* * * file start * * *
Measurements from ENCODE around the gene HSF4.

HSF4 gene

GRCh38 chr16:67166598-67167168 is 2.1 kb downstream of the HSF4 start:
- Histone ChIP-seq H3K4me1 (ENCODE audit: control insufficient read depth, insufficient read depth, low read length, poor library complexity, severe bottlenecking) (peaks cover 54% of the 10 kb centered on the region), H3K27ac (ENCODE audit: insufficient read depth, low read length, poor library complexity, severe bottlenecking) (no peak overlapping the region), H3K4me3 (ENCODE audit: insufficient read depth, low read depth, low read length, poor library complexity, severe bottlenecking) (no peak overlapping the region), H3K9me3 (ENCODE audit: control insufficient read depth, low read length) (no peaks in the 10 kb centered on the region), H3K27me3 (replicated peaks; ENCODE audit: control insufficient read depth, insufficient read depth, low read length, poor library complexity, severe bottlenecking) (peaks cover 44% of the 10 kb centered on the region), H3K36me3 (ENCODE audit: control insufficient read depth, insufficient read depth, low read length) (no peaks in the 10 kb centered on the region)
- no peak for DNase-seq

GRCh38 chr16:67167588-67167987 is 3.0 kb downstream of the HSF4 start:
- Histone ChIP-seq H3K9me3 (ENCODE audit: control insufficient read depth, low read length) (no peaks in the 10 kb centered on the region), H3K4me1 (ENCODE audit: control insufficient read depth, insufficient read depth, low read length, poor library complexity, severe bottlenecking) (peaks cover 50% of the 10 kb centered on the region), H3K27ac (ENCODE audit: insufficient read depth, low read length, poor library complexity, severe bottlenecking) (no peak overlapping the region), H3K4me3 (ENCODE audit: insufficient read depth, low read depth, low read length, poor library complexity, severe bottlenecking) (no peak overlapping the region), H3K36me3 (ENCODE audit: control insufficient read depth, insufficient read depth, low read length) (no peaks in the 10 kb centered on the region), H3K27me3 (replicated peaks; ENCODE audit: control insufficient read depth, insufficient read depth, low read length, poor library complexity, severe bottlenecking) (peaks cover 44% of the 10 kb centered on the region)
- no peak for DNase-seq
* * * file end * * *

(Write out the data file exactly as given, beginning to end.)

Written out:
Measurements from ENCODE around the gene HSF4.

HSF4 gene

GRCh38 chr16:67166598-67167168 is 2.1 kb downstream of the HSF4 start:
- Histone ChIP-seq H3K4me1 (ENCODE audit: control insufficient read depth, insufficient read depth, low read length, poor library complexity, severe bottlenecking) (peaks cover 54% of the 10 kb centered on the region), H3K27ac (ENCODE audit: insufficient read depth, low read length, poor library complexity, severe bottlenecking) (no peak overlapping the region), H3K4me3 (ENCODE audit: insufficient read depth, low read depth, low read length, poor library complexity, severe bottlenecking) (no peak overlapping the region), H3K9me3 (ENCODE audit: control insufficient read depth, low read length) (no peaks in the 10 kb centered on the region), H3K27me3 (replicated peaks; ENCODE audit: control insufficient read depth, insufficient read depth, low read length, poor library complexity, severe bottlenecking) (peaks cover 44% of the 10 kb centered on the region), H3K36me3 (ENCODE audit: control insufficient read depth, insufficient read depth, low read length) (no peaks in the 10 kb centered on the region)
- no peak for DNase-seq

GRCh38 chr16:67167588-67167987 is 3.0 kb downstream of the HSF4 start:
- Histone ChIP-seq H3K9me3 (ENCODE audit: control insufficient read depth, low read length) (no peaks in the 10 kb centered on the region), H3K4me1 (ENCODE audit: control insufficient read depth, insufficient read depth, low read length, poor library complexity, severe bottlenecking) (peaks cover 50% of the 10 kb centered on the region), H3K27ac (ENCODE audit: insufficient read depth, low read length, poor library complexity, severe bottlenecking) (no peak overlapping the region), H3K4me3 (ENCODE audit: insufficient read depth, low read depth, low read length, poor library complexity, severe bottlenecking) (no peak overlapping the region), H3K36me3 (ENCODE audit: control insufficient read depth, insufficient read depth, low read length) (no peaks in the 10 kb centered on the region), H3K27me3 (replicated peaks; ENCODE audit: control insufficient read depth, insufficient read depth, low read length, poor library complexity, severe bottlenecking) (peaks cover 44% of the 10 kb centered on the region)
- no peak for DNase-seq